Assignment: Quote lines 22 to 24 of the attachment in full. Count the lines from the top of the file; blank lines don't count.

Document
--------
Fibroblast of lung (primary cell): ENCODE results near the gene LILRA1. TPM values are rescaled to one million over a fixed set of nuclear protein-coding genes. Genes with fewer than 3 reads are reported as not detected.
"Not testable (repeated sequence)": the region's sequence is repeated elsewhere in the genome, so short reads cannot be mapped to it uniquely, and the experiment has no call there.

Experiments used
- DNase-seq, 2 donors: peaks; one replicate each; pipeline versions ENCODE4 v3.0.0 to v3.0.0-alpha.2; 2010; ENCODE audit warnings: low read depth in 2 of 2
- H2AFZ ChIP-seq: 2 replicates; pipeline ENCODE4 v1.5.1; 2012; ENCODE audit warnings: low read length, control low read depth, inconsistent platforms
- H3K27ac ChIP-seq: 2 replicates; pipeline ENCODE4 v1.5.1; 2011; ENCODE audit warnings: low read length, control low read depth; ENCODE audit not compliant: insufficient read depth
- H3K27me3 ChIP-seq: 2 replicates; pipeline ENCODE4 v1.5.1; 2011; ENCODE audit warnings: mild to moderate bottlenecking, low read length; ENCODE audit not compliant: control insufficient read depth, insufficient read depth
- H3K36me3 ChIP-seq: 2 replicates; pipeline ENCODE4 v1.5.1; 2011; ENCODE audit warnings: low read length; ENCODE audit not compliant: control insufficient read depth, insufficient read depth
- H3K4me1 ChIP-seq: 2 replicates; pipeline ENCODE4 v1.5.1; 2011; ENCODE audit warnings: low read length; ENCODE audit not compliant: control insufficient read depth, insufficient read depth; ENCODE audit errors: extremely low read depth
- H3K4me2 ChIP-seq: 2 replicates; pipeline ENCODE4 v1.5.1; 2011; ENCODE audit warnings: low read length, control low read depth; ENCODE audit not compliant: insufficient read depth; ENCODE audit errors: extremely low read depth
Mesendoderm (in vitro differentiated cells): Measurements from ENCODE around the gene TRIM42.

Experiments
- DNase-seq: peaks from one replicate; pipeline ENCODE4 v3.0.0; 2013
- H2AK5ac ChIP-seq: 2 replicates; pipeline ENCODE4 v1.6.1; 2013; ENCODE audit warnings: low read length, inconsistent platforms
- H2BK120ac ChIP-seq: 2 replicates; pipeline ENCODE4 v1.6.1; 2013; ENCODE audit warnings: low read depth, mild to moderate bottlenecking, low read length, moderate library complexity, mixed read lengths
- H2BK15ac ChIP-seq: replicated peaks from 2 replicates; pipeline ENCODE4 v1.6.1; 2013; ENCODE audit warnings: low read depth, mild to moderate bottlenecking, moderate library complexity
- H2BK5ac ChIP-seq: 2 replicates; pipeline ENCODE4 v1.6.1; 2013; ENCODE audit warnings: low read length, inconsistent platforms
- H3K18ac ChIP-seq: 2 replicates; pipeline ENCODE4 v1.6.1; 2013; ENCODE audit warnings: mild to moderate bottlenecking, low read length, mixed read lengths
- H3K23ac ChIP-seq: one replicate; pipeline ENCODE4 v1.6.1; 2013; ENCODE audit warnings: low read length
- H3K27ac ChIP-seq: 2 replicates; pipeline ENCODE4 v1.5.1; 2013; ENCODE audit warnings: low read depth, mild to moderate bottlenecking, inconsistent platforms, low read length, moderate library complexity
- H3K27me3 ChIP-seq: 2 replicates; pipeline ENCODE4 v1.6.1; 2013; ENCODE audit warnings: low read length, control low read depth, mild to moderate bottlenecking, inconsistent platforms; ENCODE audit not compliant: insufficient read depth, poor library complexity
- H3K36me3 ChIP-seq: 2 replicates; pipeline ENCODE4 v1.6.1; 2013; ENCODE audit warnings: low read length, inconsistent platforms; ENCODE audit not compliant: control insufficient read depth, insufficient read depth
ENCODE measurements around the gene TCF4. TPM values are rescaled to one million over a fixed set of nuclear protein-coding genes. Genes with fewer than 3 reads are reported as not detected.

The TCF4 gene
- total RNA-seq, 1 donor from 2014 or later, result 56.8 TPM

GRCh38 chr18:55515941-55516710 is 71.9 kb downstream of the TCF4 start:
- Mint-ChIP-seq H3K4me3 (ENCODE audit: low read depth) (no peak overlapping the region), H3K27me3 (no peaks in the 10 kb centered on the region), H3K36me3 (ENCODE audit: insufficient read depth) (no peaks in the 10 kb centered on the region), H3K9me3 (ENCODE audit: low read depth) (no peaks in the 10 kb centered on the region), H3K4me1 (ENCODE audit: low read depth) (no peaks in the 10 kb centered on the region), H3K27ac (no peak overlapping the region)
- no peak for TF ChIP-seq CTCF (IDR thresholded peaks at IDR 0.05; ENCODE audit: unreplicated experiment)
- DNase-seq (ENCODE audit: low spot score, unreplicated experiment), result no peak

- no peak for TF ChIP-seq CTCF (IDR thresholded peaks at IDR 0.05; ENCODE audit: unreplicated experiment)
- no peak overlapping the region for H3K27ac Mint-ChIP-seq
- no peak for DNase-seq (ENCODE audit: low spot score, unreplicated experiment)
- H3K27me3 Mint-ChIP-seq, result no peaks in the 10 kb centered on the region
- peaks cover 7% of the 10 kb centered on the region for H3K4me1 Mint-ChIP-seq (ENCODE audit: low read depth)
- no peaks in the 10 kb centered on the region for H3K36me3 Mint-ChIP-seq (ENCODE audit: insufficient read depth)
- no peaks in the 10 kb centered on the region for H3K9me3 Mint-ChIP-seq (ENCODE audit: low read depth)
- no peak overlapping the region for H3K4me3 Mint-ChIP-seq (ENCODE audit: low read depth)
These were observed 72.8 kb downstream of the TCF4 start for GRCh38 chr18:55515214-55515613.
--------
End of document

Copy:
- H3K36me3 ChIP-seq: 2 replicates; pipeline ENCODE4 v1.6.1; 2013; ENCODE audit warnings: low read length, inconsistent platforms; ENCODE audit not compliant: control insufficient read depth, insufficient read depth
ENCODE measurements around the gene TCF4. TPM values are rescaled to one million over a fixed set of nuclear protein-coding genes. Genes with fewer than 3 reads are reported as not detected.

The TCF4 gene